I’ve struggled seriously with depression for around 4 years now. I first had counselling when I was 18, not long after I started University and it definitely helped, at least for a little while. After around 6 months, I started to feel myself slip into that hole again, and I’ve been slipping in and out of it ever since.
Since 2018 started, I’ve been stuck in that dark place in my brain. I started the year extremely stressed about my exams, to the point I was making myself ill, crying in the library, being sick before exams, barely sleeping. I thought when exams were over it would get better, and it did for a couple of weeks as I enjoyed being exam free. But then it rolled around again, as it always does.
This time I found it harder to deal with. I had a lot of things going on in my personal life and home life that made it harder to get out of the mental hole I had buried myself in. For months I would sit in my room, I didn’t want to go out, I didn’t want to eat, or watch tv, or play video games, or read, or do anything I normally enjoyed doing. I stopped going to lectures completely. I didn’t take care of myself. I wouldn’t sleep for days and then sleep 18 hours at a time. When a family member very close to me got sick, it felt like everything was spiralling out of control. I had so much pressure on me, so many people relying on me, and I felt like I didn’t have anyone I could rely on in the same way. I felt like my life was spiralling out beyond my control and that everything was going wrong, and I was too exhausted to stop it. I was in the darkest place I have ever been in my life.
I sought out support from Student Support and Wellbeing for counselling, and I had a lovely counsellor who listened to me talk about how I felt. Despite what the nature of some of my blogs may suggest, I’m quite a private person so I didn’t feel comfortable sharing everything, but for half an hour or so it was nice to have someone to talk to who I felt wouldn’t judge me, and judge the state of my life.
With her help I started on Anti-depressants, and they were a struggle in themselves. She helped me get a DSSR and defer my exams until August, so I could have a couple of months to get better. But I didn’t get better, I stayed the same. I was run down with stress and negative mental health to the point I was always ill.
Eventually, hope started to creep in in the smallest, most unexpected ways. A nice few hours with friends, or a good laugh at my favourite TV show. One day out of the blue my Mam texted me. (it’s worth pointing out she’s definitely not much of a texter and is still the proud owner of a Samsung Galaxy S3. No not an 8, a 3.) She has no idea how much I was struggling and still am, but she was also struggling with her own stress. The text read “I know no matter how bad things get, I will always have you. Xxxxxxxxxxx” and I started crying. Partly because she had finally moved away from 2008 text talk and was now using ‘you’ instead of ‘u’, but mostly because I remembered for the first time In a long time that people needed me. I realised that that doesn’t have to be a burden, but can give you a purpose and hope instead of just stress.
By the times my exams rolled around in August I decided for logistical reasons I couldn’t do them, and that I wanted to resit the year.
I was extremely ashamed to admit I had deferred my exams and that I was going to resit the year. I felt a sense of shame, like I had failed.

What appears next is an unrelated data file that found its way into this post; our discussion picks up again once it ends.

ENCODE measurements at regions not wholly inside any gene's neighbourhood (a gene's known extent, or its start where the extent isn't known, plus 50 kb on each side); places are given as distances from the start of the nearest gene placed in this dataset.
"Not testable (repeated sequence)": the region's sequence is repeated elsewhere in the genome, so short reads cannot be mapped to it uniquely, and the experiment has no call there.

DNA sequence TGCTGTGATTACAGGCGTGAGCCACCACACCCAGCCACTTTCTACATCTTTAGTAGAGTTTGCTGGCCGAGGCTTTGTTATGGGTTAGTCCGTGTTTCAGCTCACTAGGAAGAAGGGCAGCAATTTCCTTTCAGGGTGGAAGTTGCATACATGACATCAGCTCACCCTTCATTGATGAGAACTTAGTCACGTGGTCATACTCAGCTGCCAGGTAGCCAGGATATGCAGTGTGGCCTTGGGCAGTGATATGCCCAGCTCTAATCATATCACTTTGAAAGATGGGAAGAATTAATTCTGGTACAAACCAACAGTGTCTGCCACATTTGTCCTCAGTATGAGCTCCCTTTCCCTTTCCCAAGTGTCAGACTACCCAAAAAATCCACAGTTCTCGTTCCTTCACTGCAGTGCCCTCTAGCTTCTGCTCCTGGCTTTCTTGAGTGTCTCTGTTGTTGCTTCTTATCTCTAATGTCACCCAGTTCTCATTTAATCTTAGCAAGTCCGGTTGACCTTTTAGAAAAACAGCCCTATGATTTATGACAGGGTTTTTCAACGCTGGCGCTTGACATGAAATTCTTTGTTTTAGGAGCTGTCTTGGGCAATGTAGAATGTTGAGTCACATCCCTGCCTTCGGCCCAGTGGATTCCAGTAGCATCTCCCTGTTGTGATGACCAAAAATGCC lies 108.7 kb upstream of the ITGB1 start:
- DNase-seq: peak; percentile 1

I did not fail.
I am still here.
In 20 years time, an extra year of university is nothing. But good mental health is everything. Your happiness and health is more important than what degree you get or how much your job pays, or what people might thing of you for struggling.
Do not let your ‘failures’ define you. You are not a sum of your mistakes.
It took me a long time to accept this. To accept that it’s okay to move backwards for once, instead of constantly forwards. For the first time In a long long time, I now look forward to waking up. I feel joy and happiness and peace where I once only felt numb inside. I appreciate the small things that now bring me joy, like my first cup of coffee in the morning and laughing at Gemma Collins on Masterchef.
People don’t live their life at the same speed, it’s okay to stop if everyone around you is still moving forward.
The point is, it does actually get better, no matter how much you might hate hearing that when you’re going through a bad MH period. But if you know it in your heart and believe it, you can make it through the next 60 seconds. Then if you can make it through that 60 seconds, you can make it through the next.
I am not that person who woke up that day in March and said “I cant do it anymore. Todays the day.” I might be again, but for now I am not. I made it through that and so can you. You will wake up one day and you will not feel like that anymore. I promise that day will come.
As the incomparable Kelly Clarkson once said, “What doesn’t kill you makes you stronger”. I know that I’ll be in that bad place again, and I’m okay with that. There is no cure for depression. I will always be like this. Without it, I wouldn’t be who I am. My depression gives me empathy and drive to help those who also suffer with negative mental health, my horrible experiences shape me as a person, and yes Kelly Clarkson they do make me stronger.
Finally I will leave you with a song of hope. It’s called Rainbow by Kesha. When I’m feeling low these song lyrics provide me with countless lessons such as “Yeah, maybe my head's fucked up, but I'm falling right back in love with being alive” and “Daring, our scars make us who we are.”
Have a listen. Have a cry. Emotion is Power.
Please, if you are struggling, talk to someone. You can contact Samaritans on 116 123 their lines are open 24/7 and the number is free to call. It does not show up on phone bills, so members of your household will not know you called. A burden shared it a burden halved.